Don't Just Sit There, Innovate Your Way Out of the Downturn

Here's What We're Doing to Create Our Own Uptick

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The way out of the recession is not to wait for an uptick. The way out is to create our own uptick.

Our publishing company has been as hard hit as anybody, but we have very smart and resilient people scouring the landscape for new revenue streams and ways of becoming more important than ever to readers and advertisers.

It's my feeling that traditional journalism is viewed as an undervalued and underappreciated commodity, so our job as publishers is to move up higher on the food chain. After all, we've got an expensive and elaborate distribution pipeline already in place, and a great opportunity to fill it with more valuable merchandise.

It's not just us: Meredith Publishing, for example, is offering a Better Homes & Gardens home-repair service. And The New York Times, unwilling to wait around for more ads, is filling its pipeline with all sorts of interesting ventures. The Times has formed a wine club, a Knowledge Network with its journalists teaching online courses, and offers historical photos from its extensive archives.

Here are a few examples of what we're doing at Crain Communications: Mary Kramer, publisher of Crain's Detroit Business, tells me how her publication is upgrading the value of the product by appealing to a specialized audience. Mary says CDB is testing a weekly e-news product with the University of Michigan at Dearborn's College of Business this fall. The publication already has a "best of Crain" feature for its own e-mails, selecting stories from other company publications that it thinks its Detroit readers would value.

For the college product, Crain's Detroit Business is organizing its articles into the best "strategic-management story," the best "finance story," etc. Mary says the college is excited about offering its business students up-to-date information about companies that are not necessarily Fortune 500 but offer real-world information. The school is paying for this online product, and the publication is selling advertisers who want to reach a 20-something and 30-something demographic.

Our publishers aren't waiting around for things to get better. As Tony Eagan, publisher of Plastics News, put it: "We tell our customers repeatedly how important it is to stay visible, in bad times especially. At the National Plastics Exposition we practiced what we've been preaching." The PN team "attacked the show in full force," posting more than 125 stories and 17 videos online and translating 30 articles into Chinese for a special China daily e-mail, all while publishing the show daily.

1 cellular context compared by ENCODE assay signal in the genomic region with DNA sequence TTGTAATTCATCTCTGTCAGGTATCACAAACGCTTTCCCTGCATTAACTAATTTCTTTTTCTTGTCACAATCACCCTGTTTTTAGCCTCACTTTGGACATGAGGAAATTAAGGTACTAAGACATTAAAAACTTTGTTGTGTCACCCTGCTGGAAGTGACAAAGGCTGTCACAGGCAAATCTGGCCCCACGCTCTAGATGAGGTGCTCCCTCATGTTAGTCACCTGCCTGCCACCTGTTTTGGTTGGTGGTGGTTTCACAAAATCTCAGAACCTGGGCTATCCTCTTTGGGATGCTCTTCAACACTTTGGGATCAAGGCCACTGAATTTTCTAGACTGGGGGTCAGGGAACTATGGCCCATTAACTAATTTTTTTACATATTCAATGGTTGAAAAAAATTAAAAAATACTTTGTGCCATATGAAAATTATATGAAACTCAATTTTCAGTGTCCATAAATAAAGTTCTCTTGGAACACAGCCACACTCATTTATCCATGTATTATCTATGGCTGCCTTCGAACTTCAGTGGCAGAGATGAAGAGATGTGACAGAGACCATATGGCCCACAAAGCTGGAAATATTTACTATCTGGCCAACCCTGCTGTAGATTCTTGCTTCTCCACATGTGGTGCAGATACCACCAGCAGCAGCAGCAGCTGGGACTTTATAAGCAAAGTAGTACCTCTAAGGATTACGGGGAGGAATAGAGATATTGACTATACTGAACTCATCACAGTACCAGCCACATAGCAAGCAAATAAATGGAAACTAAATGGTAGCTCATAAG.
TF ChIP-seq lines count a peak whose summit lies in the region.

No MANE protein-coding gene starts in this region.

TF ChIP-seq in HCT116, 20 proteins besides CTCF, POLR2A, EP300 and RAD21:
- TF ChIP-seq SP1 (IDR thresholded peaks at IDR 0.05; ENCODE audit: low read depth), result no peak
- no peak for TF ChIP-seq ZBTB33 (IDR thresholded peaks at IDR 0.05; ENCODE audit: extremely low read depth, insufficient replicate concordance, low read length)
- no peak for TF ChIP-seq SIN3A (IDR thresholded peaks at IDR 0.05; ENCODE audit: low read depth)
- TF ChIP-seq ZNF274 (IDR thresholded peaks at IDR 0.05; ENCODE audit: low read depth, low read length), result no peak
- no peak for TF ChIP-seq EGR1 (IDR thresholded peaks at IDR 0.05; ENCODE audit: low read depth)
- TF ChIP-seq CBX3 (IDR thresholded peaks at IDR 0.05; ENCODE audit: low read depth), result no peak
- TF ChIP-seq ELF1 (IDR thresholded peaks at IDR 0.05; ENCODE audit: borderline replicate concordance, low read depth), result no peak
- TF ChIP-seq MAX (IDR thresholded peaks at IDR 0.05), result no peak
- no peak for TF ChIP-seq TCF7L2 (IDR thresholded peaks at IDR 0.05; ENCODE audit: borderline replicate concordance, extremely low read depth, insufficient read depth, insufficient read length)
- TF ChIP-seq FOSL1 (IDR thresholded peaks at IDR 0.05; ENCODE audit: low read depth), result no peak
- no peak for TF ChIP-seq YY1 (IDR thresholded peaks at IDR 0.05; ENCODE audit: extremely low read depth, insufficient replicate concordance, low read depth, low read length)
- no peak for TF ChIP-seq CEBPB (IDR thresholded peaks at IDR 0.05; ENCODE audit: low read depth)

Modern Healthcare Publisher Fawn Lopez knows how to get the most out of a good idea. To respond to her readers' interest in and questions about the information-technology stimulus bill, the publication launched a case-study contest on how readers (hospital management) intended to apply for stimulus funding. The best case studies were published in a special section and posted on its website. Modern Healthcare is also planning a webinar featuring chief information officers from the winning hospitals talking about their projects.

I like what Crain's Cleveland Business is doing to energize the troops. Brian Tucker, publisher of our Cleveland weekly, said the publication "has used these times to rally the entire staff around an effort to rethink our future. We have created a Google group in which we share the latest stories about changes in the media landscape, and have gathered the entire staff to brainstorm new ways of doing things. We have created four working groups that are comprised of folks from across all departments. ... The process has engaged the staff," Brian says, by creating new opportunities and empowering its people.

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